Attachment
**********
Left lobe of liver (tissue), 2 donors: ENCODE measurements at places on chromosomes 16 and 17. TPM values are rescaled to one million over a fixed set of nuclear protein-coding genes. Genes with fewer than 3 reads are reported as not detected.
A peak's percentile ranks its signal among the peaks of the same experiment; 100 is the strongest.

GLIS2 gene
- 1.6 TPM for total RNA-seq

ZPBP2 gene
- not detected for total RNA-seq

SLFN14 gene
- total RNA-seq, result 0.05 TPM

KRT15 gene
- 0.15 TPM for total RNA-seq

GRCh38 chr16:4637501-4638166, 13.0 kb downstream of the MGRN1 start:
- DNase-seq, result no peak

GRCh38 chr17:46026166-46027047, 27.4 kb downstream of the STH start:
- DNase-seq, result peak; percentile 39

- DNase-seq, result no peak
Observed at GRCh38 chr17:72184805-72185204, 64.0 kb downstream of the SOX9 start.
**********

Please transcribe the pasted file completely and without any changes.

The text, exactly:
Left lobe of liver (tissue), 2 donors: ENCODE measurements at places on chromosomes 16 and 17. TPM values are rescaled to one million over a fixed set of nuclear protein-coding genes. Genes with fewer than 3 reads are reported as not detected.
A peak's percentile ranks its signal among the peaks of the same experiment; 100 is the strongest.

GLIS2 gene
- 1.6 TPM for total RNA-seq

ZPBP2 gene
- not detected for total RNA-seq

SLFN14 gene
- total RNA-seq, result 0.05 TPM

KRT15 gene
- 0.15 TPM for total RNA-seq

GRCh38 chr16:4637501-4638166, 13.0 kb downstream of the MGRN1 start:
- DNase-seq, result no peak

GRCh38 chr17:46026166-46027047, 27.4 kb downstream of the STH start:
- DNase-seq, result peak; percentile 39

- DNase-seq, result no peak
Observed at GRCh38 chr17:72184805-72185204, 64.0 kb downstream of the SOX9 start.